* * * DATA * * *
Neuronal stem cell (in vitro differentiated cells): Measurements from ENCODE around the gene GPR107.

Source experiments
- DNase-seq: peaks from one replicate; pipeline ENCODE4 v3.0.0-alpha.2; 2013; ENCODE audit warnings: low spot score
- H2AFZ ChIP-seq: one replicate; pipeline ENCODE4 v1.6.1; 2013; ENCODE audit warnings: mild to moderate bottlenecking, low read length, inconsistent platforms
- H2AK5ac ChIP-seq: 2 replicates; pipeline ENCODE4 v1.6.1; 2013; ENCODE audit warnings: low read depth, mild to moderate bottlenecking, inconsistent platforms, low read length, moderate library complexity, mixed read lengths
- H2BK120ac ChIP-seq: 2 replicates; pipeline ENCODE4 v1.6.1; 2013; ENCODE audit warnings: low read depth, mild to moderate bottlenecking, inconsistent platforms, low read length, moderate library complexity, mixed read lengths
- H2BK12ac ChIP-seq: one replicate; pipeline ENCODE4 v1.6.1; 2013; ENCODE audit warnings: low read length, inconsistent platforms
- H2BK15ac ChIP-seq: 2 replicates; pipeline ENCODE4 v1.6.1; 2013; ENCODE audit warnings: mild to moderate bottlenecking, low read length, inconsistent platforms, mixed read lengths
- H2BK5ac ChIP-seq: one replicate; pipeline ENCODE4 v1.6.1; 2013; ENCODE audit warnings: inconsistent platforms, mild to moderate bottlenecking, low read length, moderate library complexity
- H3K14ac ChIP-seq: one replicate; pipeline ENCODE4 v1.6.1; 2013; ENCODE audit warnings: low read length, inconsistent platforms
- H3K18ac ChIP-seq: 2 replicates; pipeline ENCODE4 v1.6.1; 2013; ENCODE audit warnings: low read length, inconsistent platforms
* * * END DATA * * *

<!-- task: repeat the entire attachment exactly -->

Neuronal stem cell (in vitro differentiated cells): Measurements from ENCODE around the gene GPR107.

Source experiments
- DNase-seq: peaks from one replicate; pipeline ENCODE4 v3.0.0-alpha.2; 2013; ENCODE audit warnings: low spot score
- H2AFZ ChIP-seq: one replicate; pipeline ENCODE4 v1.6.1; 2013; ENCODE audit warnings: mild to moderate bottlenecking, low read length, inconsistent platforms
- H2AK5ac ChIP-seq: 2 replicates; pipeline ENCODE4 v1.6.1; 2013; ENCODE audit warnings: low read depth, mild to moderate bottlenecking, inconsistent platforms, low read length, moderate library complexity, mixed read lengths
- H2BK120ac ChIP-seq: 2 replicates; pipeline ENCODE4 v1.6.1; 2013; ENCODE audit warnings: low read depth, mild to moderate bottlenecking, inconsistent platforms, low read length, moderate library complexity, mixed read lengths
- H2BK12ac ChIP-seq: one replicate; pipeline ENCODE4 v1.6.1; 2013; ENCODE audit warnings: low read length, inconsistent platforms
- H2BK15ac ChIP-seq: 2 replicates; pipeline ENCODE4 v1.6.1; 2013; ENCODE audit warnings: mild to moderate bottlenecking, low read length, inconsistent platforms, mixed read lengths
- H2BK5ac ChIP-seq: one replicate; pipeline ENCODE4 v1.6.1; 2013; ENCODE audit warnings: inconsistent platforms, mild to moderate bottlenecking, low read length, moderate library complexity
- H3K14ac ChIP-seq: one replicate; pipeline ENCODE4 v1.6.1; 2013; ENCODE audit warnings: low read length, inconsistent platforms
- H3K18ac ChIP-seq: 2 replicates; pipeline ENCODE4 v1.6.1; 2013; ENCODE audit warnings: low read length, inconsistent platforms